THE nature of bronchial asthma is still not entirely clear. The basic anomaly seems to be the increased lability of the bronchial tree so that it reacts excessively to a variety of stimuli, including inhalation of allergens, exercise, infection, and emotional stress. There is good evidence that this anomaly is common to children bearing the diagnostic labels of "recurrent wheezy bronchitis" and bronchial asthma.1,2 Some older children whose clinical history clearly points to one specific allergen and in whom skin tests are confirmatory may benefit from desensitization. This is not the case in those sensitive to a wide range of allergens.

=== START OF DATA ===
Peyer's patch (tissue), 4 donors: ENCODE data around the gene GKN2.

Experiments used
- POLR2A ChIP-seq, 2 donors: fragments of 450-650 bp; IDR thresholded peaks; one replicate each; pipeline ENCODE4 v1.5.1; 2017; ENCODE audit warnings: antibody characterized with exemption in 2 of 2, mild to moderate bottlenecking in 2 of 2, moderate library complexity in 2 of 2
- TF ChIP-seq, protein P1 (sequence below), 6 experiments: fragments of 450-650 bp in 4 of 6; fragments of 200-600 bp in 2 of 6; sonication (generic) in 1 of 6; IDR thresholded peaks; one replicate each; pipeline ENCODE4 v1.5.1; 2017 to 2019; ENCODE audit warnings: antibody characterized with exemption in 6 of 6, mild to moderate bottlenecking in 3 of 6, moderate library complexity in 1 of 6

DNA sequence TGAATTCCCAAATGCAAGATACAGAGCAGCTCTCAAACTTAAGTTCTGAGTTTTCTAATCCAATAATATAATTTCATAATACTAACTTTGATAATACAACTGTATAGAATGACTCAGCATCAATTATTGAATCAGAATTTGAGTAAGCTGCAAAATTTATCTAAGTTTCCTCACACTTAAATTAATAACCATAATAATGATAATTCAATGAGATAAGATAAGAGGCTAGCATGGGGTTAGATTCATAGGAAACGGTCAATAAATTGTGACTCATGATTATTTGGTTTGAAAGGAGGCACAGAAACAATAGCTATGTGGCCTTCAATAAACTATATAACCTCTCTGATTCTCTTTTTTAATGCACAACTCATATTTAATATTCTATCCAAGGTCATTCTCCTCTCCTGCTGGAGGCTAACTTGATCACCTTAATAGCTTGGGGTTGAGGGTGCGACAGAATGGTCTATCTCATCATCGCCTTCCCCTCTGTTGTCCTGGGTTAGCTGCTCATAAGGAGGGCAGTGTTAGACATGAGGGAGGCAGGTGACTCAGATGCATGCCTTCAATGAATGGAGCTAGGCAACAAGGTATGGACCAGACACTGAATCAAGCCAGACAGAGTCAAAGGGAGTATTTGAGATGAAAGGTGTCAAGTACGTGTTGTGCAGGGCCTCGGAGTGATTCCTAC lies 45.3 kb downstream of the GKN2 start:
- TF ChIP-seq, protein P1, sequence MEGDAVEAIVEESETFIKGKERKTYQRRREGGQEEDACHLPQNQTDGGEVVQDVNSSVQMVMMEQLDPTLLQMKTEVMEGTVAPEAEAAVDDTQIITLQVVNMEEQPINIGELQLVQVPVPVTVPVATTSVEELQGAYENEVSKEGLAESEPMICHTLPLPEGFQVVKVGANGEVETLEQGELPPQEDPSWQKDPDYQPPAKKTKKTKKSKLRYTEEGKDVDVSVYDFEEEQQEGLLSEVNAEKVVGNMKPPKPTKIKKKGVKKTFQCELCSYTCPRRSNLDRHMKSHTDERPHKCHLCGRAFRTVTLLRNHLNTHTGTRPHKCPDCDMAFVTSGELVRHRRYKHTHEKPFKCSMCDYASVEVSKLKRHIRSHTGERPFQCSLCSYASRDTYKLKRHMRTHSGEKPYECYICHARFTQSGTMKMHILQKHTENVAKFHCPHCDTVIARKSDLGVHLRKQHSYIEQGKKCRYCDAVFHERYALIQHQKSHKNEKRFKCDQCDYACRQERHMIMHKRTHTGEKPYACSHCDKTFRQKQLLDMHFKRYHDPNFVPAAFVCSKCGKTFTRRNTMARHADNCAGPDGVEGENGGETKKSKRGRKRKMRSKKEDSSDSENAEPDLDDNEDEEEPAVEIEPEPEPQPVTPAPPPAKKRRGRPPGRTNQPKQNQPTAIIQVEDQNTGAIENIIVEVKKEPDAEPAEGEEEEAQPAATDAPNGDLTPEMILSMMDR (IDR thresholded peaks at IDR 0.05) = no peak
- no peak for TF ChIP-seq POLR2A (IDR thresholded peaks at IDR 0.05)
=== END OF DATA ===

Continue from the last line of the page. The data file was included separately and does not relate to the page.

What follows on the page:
The place in therapy of the desensitization of children to the house dust mite is not yet clear. It seems reasonable to advise measures to reduce dust in the home of any asthmatic child and to advocate avoidance of exposure to domestic animals only when there is a
Reay A. Management of Childhood Asthma in Britain. JAMA. 1974;229(7):830-831. doi:10.1001/jama.1974.03230450062034